YurikumaArashi, the latest series from Revolutionary Girl Utena and Mawaru
director Kunihiko Ikuhara, is a bit jarring to get into,
throwing you headfirst into a storm of trippy visuals and mild sexual content.
However, the show is well-served by the classic “three-episode rule”,
and certainly hooked me once the third episode had ended.


We start in a world where the destruction of a minor
planet has caused the debris of that planet to rain down on earth, raising
bears up to the mental level of humans. Seeing humans as their natural prey,
the bears immediately began attacking people, and an enormous wall called the “Wall
of Severance” was erected by the humans to keep the bears at bay. The wall is
not perfect, however, and a handful of bears have slipped through and disguised
themselves as human transfer students at the school of our protagonist, Kureha

The setting of this world is very much in line with
Ikuhara’s other works in that it’s very surreal and unrealistic; the world this
story takes place in is not meant to be a real or believable place, but simply
a frame for the story we’re being told and a medium for Ikuhara’s favorite
visual metaphors. The architecture is bright with sharp lines and extremely
contrasted colors, and the Wall of Severance that stretches to the sky is made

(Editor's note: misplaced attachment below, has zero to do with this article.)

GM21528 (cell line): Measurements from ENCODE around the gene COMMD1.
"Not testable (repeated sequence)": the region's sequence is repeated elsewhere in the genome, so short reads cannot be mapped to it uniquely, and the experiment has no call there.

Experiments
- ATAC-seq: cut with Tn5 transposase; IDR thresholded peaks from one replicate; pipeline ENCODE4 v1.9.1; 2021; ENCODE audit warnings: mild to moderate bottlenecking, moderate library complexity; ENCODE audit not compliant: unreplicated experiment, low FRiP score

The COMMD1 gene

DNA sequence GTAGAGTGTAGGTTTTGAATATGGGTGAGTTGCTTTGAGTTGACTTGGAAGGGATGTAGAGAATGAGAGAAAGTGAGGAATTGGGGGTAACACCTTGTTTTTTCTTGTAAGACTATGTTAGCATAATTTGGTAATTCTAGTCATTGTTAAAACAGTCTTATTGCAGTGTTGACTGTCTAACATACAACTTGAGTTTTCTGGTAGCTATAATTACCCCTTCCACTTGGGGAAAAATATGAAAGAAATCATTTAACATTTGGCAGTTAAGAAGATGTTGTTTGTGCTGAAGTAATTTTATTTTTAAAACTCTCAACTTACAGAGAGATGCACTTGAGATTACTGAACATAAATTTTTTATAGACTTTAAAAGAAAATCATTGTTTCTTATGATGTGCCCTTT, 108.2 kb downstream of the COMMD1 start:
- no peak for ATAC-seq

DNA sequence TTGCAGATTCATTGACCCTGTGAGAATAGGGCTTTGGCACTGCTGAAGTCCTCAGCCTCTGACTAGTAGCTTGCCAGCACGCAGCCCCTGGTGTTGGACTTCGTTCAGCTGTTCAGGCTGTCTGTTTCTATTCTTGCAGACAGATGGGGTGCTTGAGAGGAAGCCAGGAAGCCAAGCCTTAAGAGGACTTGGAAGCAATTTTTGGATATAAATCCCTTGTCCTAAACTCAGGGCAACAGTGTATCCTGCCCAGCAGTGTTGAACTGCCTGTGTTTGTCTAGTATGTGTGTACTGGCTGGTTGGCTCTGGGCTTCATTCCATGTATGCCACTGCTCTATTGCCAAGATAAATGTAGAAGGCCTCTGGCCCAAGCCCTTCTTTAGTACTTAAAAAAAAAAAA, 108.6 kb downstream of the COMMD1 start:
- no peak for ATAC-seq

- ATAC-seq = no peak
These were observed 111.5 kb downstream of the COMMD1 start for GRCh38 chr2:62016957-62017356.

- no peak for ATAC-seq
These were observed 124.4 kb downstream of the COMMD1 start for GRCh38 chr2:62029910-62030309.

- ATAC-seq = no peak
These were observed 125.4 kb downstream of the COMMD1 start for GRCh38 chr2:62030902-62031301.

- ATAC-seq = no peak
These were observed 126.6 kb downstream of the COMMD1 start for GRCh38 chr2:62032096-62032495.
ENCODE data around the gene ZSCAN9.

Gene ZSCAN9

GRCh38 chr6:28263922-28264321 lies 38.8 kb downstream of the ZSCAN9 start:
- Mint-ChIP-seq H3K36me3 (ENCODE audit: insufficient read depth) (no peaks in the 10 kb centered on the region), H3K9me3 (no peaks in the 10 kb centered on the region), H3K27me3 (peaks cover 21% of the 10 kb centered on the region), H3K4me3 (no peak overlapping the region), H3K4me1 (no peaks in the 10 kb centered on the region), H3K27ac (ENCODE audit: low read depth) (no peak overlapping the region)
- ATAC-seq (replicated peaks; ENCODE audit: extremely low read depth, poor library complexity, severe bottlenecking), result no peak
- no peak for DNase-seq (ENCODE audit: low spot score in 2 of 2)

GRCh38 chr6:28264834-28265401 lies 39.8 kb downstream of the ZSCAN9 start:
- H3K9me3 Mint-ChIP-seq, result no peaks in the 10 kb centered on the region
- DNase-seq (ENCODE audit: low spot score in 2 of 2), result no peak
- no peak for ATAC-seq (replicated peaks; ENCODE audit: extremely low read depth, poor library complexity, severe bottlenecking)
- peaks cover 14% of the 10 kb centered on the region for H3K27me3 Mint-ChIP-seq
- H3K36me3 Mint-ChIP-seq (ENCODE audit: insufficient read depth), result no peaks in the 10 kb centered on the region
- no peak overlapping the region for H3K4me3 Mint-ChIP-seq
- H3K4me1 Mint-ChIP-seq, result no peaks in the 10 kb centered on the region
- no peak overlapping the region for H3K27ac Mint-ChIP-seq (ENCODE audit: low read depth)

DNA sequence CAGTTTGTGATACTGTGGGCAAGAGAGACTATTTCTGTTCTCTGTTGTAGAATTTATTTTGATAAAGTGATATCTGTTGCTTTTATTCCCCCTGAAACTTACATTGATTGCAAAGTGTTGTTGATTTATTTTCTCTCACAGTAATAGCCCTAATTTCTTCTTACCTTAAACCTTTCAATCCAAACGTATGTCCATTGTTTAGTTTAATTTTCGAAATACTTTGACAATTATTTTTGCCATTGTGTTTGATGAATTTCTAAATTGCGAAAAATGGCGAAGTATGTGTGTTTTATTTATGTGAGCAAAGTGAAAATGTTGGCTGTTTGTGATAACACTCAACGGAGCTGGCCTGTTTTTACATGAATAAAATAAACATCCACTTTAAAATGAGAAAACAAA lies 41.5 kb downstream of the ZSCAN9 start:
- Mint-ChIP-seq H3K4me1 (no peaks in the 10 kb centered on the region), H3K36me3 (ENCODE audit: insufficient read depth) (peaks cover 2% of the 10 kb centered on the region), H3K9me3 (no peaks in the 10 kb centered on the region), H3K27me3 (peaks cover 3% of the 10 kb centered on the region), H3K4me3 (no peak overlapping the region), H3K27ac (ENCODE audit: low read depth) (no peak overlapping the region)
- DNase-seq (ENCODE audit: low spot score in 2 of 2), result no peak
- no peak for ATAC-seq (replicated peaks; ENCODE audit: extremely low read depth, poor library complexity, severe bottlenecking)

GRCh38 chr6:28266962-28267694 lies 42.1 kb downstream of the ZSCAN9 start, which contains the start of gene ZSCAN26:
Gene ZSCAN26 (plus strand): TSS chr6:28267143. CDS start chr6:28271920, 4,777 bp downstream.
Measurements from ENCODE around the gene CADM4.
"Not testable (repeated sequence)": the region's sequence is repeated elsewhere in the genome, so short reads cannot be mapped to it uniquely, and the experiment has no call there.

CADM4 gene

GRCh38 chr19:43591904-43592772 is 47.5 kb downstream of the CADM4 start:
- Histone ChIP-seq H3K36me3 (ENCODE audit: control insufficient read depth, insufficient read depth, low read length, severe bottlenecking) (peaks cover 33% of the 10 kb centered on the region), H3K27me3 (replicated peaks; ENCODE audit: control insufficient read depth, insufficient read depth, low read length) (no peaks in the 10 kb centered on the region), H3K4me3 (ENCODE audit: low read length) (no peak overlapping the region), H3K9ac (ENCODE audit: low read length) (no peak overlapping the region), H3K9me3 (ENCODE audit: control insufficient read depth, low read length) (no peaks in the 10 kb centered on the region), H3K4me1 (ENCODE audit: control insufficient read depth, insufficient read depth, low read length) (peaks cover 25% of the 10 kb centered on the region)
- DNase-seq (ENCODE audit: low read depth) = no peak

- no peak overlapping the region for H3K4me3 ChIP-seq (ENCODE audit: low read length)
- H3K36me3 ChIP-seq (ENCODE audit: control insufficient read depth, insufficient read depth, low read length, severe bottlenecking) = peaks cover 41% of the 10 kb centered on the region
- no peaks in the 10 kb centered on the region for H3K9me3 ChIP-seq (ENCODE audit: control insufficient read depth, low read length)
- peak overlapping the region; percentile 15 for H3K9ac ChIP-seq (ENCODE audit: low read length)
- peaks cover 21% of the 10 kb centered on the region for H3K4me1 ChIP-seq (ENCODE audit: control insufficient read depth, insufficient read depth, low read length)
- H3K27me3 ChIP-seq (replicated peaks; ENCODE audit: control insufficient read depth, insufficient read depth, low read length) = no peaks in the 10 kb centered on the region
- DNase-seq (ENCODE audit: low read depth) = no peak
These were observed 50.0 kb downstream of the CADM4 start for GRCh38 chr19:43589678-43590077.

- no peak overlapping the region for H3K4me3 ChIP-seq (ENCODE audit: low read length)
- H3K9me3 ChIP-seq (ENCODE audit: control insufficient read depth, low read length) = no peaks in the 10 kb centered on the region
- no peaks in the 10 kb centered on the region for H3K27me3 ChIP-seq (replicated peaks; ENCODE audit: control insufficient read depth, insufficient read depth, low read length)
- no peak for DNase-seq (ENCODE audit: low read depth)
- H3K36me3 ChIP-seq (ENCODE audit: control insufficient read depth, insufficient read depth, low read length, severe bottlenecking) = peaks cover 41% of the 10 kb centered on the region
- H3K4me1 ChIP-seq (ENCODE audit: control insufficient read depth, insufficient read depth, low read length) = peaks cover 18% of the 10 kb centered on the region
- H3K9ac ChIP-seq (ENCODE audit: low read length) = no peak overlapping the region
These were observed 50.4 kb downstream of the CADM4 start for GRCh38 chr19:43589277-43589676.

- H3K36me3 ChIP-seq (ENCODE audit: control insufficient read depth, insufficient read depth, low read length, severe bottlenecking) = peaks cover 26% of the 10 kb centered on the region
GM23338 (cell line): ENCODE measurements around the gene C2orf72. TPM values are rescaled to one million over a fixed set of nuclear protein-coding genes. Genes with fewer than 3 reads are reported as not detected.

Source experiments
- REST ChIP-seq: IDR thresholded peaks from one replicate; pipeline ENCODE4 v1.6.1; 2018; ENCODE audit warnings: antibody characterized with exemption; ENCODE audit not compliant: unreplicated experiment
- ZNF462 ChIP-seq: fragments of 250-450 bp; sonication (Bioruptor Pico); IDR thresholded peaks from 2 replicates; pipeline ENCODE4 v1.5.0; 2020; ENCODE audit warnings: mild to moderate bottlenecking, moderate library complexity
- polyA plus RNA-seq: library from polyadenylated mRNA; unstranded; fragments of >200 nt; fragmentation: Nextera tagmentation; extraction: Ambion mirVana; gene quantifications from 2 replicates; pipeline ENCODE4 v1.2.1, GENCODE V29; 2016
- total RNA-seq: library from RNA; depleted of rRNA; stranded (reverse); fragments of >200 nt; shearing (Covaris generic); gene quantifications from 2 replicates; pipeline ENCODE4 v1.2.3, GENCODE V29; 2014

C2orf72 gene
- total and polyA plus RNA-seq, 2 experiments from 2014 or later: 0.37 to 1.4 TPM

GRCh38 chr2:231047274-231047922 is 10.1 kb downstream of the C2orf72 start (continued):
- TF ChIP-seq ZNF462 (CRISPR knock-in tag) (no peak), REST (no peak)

of towering black-and-red hexagons. Kureha’s school is also almost entirely a
very sharp black and red. The whole world has a very surreal feeling to it from
the moment you first see it.


While Ikuhara’s previous works were not slackers in the
trippy visuals themselves, they started you on a somewhat more grounded plane
compared to this show. Penguindrum
starts in a very believable aquarium filled with realistic animals, for
example. Yurikuma Arashi, in
contrast, is surreal as soon as you turn it on and it can be a little hard to
follow at first. Coupled with some scenes that are fairly blatantly meant to
titillate and I started off this show with a fairly negative impression.
However, the story takes some very interesting developments once it gets its
wheels on the ground, and I’m very much looking forward to seeing where they take
me. I’m frankly ashamed to have doubted Ikuhara, as Penguindrum is one of my favorite shows of all time. I’m also
excited to watch the first couple of episodes again after I’ve finished the
series, as I’m sure I missed subtle and important developments.

Altogether this has made for a very promising start to
this show, and while it’s certainly a little early to call, I foresee myself
owning this on Blu-ray in the future. With some fantastic visuals, a unique and
interesting setting and what seems like will be one hell of a plot-ride, Yurikuma Arashi is definitely worth
giving a chance.

SCORE: 8/10

-Edward (Left Knee of A7)

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